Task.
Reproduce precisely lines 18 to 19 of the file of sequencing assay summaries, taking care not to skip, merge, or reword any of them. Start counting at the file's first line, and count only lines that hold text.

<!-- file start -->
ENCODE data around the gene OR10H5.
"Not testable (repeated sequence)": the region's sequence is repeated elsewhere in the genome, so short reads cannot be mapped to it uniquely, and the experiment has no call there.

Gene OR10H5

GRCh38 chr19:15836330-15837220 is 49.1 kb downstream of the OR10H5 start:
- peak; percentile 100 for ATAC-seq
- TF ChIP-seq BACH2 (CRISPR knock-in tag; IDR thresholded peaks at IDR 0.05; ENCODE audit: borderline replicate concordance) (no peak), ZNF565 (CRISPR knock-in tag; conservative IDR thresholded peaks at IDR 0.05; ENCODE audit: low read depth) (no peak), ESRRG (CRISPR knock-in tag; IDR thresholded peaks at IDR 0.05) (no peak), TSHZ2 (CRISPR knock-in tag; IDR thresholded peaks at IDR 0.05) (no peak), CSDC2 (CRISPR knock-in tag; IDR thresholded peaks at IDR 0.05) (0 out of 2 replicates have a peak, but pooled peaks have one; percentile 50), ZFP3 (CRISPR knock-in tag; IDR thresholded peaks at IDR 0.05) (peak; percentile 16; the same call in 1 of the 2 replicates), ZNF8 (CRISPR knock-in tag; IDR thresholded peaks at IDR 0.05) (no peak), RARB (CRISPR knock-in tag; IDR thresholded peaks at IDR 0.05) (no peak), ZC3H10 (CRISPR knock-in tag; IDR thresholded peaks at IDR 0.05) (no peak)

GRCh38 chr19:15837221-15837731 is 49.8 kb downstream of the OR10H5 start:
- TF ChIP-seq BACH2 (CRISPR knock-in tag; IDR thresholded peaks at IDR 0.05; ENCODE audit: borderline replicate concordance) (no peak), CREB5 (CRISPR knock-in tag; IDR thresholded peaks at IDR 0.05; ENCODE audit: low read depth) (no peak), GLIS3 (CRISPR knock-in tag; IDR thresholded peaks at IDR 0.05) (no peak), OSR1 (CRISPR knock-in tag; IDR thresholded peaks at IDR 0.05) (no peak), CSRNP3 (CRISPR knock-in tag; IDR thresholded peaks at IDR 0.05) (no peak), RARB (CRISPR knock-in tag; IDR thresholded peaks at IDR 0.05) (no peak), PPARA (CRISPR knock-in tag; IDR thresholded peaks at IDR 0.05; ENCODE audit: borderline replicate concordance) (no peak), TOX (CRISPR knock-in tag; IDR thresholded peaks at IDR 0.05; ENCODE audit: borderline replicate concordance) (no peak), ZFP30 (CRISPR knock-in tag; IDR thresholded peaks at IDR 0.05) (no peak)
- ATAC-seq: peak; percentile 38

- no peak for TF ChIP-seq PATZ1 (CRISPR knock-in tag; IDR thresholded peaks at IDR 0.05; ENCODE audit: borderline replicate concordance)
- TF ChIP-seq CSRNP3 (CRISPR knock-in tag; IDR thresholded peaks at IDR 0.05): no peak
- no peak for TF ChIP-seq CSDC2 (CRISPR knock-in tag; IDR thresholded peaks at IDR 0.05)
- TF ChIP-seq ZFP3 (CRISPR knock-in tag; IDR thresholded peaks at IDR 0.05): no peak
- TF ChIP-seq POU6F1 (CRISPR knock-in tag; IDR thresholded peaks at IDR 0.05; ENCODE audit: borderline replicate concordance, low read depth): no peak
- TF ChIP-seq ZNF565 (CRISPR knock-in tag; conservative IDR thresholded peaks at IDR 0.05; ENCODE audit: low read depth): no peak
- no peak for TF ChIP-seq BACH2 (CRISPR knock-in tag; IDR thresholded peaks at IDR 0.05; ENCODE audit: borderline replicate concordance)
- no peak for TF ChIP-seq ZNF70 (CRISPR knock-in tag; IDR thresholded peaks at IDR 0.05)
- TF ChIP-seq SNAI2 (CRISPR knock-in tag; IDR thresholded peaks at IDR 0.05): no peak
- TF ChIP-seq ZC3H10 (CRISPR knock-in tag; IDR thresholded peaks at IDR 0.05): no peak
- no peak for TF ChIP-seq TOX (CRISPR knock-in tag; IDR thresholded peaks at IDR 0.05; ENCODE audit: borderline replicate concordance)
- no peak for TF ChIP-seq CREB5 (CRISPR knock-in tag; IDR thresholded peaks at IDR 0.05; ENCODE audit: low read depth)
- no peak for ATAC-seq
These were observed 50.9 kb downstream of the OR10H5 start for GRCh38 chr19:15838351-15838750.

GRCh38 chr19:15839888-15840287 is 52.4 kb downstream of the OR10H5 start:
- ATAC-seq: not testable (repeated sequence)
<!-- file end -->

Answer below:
- TF ChIP-seq SNAI2 (CRISPR knock-in tag; IDR thresholded peaks at IDR 0.05): no peak
- TF ChIP-seq ZC3H10 (CRISPR knock-in tag; IDR thresholded peaks at IDR 0.05): no peak